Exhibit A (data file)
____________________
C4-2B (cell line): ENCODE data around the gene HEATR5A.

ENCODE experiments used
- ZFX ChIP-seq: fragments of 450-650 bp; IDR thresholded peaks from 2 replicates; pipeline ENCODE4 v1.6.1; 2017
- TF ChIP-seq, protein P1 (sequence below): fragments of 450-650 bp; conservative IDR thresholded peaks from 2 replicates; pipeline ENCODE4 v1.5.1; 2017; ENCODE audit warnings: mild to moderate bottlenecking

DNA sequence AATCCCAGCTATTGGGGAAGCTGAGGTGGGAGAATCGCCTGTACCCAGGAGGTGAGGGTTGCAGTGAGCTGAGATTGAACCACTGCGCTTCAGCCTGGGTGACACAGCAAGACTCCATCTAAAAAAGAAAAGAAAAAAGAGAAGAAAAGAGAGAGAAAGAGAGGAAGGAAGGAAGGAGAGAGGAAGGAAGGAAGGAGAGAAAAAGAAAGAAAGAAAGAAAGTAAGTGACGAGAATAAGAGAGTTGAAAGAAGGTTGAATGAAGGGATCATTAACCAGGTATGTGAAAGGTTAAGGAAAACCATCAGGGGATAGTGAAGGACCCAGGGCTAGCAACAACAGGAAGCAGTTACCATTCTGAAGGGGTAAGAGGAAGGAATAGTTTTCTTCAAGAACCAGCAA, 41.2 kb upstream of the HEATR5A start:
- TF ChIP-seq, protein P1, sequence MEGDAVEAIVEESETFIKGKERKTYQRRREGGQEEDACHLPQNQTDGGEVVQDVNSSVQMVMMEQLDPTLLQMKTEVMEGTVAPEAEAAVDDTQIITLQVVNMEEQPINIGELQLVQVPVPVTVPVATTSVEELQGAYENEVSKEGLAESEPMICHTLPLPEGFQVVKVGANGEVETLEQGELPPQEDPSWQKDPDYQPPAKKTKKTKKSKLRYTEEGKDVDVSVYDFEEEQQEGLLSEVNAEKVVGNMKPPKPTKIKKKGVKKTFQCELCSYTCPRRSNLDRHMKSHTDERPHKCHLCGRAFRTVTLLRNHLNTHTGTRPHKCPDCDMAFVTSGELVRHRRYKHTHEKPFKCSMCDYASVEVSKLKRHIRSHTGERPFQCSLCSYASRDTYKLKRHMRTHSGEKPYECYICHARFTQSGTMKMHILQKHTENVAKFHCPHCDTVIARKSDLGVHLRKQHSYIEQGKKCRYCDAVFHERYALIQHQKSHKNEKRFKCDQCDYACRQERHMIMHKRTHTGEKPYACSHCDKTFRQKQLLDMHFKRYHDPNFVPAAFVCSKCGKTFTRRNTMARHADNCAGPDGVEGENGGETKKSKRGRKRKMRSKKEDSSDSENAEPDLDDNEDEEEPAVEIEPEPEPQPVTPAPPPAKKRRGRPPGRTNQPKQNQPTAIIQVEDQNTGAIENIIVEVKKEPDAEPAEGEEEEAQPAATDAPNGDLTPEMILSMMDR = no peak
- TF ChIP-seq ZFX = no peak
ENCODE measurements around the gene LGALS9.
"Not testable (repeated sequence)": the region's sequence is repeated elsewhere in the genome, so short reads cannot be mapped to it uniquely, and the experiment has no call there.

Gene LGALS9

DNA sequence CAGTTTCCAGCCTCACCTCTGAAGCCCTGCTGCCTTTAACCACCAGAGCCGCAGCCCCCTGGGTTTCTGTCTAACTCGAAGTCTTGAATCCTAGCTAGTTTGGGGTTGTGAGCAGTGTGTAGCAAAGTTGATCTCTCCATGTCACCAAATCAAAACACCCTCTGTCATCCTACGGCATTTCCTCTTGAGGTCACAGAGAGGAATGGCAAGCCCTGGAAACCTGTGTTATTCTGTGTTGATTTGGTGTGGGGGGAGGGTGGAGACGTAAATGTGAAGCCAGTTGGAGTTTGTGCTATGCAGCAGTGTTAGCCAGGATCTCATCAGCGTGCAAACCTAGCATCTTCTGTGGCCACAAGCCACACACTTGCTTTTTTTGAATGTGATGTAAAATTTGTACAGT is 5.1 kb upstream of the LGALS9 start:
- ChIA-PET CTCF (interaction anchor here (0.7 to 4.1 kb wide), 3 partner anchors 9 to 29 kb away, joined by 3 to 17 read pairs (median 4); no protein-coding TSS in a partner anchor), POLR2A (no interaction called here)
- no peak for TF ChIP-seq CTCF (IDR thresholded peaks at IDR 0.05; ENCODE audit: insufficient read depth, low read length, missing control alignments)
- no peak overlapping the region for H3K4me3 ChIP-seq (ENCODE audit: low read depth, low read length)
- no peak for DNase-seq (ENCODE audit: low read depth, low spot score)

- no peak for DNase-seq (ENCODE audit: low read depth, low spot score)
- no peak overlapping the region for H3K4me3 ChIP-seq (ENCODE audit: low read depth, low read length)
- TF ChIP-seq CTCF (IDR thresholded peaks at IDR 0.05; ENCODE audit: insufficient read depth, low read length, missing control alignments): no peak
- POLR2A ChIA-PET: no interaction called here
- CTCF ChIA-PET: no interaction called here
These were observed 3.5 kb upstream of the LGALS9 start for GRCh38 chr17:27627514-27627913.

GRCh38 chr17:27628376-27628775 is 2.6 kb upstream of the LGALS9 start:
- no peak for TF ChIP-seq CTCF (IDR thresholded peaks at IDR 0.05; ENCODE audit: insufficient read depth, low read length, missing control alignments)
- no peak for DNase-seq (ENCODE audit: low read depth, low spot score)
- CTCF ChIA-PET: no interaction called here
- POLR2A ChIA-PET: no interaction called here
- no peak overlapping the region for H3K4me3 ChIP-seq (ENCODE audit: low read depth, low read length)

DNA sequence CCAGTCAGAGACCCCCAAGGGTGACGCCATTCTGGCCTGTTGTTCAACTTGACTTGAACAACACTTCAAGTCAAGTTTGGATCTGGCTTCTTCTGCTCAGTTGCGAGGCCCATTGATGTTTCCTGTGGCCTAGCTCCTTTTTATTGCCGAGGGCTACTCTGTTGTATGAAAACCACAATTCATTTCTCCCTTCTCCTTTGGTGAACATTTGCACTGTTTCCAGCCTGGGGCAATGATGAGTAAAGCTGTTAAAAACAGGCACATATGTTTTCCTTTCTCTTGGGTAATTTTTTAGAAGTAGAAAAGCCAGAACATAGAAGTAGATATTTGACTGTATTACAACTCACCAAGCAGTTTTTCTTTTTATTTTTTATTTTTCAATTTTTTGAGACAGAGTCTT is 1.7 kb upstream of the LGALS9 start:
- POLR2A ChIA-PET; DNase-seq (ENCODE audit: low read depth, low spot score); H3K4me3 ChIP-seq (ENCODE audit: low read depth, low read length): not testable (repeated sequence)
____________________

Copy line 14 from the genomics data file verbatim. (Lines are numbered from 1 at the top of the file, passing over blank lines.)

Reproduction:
- no peak overlapping the region for H3K4me3 ChIP-seq (ENCODE audit: low read depth, low read length)